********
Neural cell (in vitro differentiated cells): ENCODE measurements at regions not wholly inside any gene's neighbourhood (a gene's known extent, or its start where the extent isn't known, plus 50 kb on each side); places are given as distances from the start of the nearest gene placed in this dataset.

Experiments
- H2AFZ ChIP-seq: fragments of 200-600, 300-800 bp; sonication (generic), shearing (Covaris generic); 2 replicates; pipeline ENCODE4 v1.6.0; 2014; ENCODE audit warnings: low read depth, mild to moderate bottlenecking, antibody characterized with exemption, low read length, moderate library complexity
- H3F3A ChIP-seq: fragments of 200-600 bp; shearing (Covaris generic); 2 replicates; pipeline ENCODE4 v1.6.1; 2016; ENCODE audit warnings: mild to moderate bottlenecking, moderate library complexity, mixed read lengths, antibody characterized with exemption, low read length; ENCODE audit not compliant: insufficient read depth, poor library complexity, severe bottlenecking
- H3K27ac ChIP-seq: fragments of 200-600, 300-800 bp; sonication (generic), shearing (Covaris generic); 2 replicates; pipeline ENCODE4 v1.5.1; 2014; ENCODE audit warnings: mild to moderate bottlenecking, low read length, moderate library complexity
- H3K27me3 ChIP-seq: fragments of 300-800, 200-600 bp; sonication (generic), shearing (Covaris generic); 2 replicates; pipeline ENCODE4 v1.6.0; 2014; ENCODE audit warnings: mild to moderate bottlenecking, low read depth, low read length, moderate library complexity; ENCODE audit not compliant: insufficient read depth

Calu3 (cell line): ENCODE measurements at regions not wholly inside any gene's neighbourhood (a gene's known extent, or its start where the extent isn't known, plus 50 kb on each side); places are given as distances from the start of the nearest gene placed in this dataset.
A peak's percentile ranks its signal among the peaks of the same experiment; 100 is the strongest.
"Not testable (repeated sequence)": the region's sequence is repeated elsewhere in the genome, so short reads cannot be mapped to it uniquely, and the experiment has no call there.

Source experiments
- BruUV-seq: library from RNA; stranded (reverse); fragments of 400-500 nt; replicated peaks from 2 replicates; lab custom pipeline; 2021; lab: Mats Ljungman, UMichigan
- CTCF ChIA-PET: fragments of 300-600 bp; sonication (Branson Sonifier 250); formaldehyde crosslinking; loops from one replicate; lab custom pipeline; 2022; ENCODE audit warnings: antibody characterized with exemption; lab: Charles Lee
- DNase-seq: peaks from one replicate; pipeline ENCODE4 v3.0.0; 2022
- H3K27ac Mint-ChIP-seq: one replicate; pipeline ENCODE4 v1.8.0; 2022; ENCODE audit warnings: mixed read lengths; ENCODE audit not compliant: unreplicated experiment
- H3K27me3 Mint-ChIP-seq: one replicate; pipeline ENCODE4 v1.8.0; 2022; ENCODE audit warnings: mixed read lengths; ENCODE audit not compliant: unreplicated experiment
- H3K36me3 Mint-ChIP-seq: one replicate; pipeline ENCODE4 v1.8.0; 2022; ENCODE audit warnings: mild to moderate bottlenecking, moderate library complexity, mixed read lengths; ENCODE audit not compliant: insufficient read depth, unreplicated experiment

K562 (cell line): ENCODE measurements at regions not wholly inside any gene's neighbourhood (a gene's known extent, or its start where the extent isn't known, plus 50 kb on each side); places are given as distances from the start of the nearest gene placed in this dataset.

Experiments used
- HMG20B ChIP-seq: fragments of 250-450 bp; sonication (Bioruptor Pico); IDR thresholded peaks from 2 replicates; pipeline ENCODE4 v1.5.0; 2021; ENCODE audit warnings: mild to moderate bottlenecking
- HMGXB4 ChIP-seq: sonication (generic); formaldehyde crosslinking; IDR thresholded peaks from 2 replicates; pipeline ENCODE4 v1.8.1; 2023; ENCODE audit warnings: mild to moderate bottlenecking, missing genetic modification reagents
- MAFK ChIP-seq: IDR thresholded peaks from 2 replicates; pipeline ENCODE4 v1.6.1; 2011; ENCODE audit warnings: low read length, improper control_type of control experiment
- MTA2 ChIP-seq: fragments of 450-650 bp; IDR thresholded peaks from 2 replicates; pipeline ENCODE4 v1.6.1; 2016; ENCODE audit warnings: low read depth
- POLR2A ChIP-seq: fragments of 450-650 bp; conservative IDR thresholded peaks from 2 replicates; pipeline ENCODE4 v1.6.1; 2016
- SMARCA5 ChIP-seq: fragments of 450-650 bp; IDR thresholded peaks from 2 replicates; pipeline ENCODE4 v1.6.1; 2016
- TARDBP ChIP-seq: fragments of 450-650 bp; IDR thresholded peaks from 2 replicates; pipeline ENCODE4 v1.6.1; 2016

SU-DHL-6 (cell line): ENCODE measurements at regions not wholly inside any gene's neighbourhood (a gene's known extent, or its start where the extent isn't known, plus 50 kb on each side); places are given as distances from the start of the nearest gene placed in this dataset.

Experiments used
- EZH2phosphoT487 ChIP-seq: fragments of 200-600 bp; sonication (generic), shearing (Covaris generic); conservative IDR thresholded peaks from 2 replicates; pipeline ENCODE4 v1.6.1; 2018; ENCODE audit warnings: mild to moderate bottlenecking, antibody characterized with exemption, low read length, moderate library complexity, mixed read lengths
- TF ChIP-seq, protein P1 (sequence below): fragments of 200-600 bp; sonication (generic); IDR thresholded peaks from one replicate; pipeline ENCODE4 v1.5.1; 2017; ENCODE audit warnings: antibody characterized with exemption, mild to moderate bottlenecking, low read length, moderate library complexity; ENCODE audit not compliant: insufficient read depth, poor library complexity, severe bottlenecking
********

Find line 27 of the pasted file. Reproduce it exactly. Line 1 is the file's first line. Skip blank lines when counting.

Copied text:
Experiments used